The new gas guzzlers are big electric trucks and SUVs

The new gas guzzlers are big electric trucks and SUVs ...

With new products, electric vehicles and SUVs are making road trips. Automakers are sending vehicles like Tesla's Cybertruck, Ford's F-150 Lightning, Rivian's R1T pickup truck, and GMC's Hummer EV to customers who prefer big cars regardless of their fuel efficiency. These new electric vehicles offer drivers the same heavy-duty performance as a combustion engine without requiring a drop of oil, with marketing materials that boast of their horsepower, torque, and "driving acceleration."

As EVs rise, they consume more energy and, indirectly, generate more carbon emissions. EVs charge their batteries by plugging into power grids, which generate the most of their electricity by burning fossil fuels. Until electric utilities transition from fossil fuels to renewable energy sources like wind and solarwhich, even, will not happen until the 2030sthe most extreme EVs will generate carbon emissions rivaling some hybrid and gas-powered cars.

Those inefficient electric vehicles may play a pivotal role in reducing carbon emissions, especially if they can convince people who drive gas-guzzling automobiles and trucks to go electric.

Comparing electric vehicle emissions to gas-powered cars

regulators have given hybrid and gas-powered cars a mile per gallon (MPG) rating, which measures a car's fuel efficiency by measuring how many miles it can drive on one gallon of gas. The EVs have a comparable "miles per gallon equivalent" rating, which is applicable in countries with 33.7 kilowatt-hours of electricity (roughly the same energy content as a gallon of gasoline).

The electric Hummer, for example, has a ratio of 125 million people. That's more than the best-selling gasoline-powered automobile on the market, the Toyota Corolla, which has 30 million people, but it's nearly three times less efficient than the best-selling electric automobile on the market, the Tesla Model Y, which has 125 million people.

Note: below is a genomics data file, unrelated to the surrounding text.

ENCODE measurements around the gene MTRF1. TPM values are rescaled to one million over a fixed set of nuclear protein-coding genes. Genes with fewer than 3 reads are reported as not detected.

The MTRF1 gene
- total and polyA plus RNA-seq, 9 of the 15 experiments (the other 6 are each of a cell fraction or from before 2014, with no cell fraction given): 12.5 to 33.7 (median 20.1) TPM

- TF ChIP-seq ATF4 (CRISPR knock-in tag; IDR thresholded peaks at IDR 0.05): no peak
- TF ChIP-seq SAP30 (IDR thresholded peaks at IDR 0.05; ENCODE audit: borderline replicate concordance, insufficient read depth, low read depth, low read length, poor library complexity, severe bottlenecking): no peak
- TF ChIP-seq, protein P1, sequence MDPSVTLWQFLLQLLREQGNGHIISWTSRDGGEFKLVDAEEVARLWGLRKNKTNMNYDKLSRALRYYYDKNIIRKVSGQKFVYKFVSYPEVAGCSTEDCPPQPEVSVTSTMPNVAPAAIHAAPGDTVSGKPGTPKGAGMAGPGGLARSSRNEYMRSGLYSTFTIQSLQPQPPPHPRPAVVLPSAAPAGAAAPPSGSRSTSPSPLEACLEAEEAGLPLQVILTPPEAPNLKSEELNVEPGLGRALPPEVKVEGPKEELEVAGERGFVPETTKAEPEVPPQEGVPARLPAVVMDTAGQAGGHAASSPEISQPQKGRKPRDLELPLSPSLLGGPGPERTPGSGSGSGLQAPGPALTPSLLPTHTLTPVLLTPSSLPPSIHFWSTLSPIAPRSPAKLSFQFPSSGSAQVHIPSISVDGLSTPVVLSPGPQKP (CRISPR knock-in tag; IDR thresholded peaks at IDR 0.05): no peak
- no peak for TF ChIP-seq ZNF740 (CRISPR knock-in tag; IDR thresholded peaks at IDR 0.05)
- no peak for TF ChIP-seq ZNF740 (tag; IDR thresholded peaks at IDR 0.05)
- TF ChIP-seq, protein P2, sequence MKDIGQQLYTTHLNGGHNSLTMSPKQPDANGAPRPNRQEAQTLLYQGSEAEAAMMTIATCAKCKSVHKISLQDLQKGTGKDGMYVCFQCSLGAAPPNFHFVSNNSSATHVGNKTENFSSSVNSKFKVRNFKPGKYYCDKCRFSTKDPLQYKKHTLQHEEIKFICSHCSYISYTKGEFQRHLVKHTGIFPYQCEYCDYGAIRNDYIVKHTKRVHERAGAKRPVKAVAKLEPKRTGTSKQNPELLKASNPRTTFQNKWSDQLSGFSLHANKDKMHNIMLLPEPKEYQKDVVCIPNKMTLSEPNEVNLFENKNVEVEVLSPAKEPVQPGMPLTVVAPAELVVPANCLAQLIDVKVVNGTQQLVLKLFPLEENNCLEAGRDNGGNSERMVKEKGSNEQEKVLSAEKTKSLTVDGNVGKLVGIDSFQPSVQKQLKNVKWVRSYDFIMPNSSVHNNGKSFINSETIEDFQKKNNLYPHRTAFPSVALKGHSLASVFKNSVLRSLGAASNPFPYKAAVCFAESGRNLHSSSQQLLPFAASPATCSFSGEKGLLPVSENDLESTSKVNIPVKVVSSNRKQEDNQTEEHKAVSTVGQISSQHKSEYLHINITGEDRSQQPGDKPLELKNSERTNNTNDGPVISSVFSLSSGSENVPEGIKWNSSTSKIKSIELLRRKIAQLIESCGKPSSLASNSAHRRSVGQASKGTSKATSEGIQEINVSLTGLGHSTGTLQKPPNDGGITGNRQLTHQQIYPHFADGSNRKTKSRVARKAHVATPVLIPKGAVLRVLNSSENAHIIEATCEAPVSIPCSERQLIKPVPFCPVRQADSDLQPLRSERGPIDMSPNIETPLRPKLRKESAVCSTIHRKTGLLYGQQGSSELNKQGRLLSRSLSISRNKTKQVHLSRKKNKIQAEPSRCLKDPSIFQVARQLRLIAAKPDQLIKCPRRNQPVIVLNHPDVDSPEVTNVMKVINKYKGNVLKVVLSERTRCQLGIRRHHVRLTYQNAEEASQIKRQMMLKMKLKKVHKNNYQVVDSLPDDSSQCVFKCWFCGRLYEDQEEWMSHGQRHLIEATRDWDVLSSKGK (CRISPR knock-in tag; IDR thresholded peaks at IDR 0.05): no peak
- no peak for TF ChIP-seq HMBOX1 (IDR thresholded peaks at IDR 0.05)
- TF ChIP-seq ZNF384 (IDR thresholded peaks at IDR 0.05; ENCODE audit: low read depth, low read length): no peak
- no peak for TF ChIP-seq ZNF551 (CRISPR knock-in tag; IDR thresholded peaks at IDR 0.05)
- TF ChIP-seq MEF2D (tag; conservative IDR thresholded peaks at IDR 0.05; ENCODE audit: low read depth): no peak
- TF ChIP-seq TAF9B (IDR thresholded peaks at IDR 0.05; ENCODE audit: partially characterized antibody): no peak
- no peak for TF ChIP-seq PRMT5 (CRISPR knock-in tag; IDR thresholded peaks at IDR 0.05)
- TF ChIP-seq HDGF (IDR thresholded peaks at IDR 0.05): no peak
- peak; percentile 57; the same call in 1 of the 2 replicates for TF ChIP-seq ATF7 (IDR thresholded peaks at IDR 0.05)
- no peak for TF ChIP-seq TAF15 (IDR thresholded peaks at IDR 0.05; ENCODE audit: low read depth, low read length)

Miles per gallon is a consistent measure of a vehicle's carbon emissions. According to the US Environmental Protection Agency, burning a gallon of gasoline will always release about 4.44 grams of CO2 per mile it drives, regardless of where it is.

The same EV will result in 40% less carbon emissions in the EU than in the United States. Although generating a kilowatt-hour of electricity is more efficient in the market than in the United States.

Nearly every electric vehicle on the market will produce less carbon emissions than a gas-powered automobile, no matter where you charge it. The 4.5-ton Hummer EV is more powerful than many smaller, more efficient cars that burn gas.

Even energy-guzzling electric vehicles can help reduce carbon emissions in the transportation industry, because there are (relative) benefits from using electric vehicles to electrify the least efficient ones.

The Hummer EV, for example, generates 62 percent less carbon emissions than the gas-powered Hummer H1. Drivers who switch from a gas-guzzling pickup truck to an electric vehicle will reduce their carbon emissions much more, in terms of power than switching from a gas-powered sedan to an electric one.

"If you ever talked to a guy who owns a large truck, you say, "You should get a Nissan Leaf," Baldwin tells the newspaper. "I've just come to terms with the fact that you simply cannot change people's minds on everything." So let's just make them more clean and sustainably built as soon as possible.

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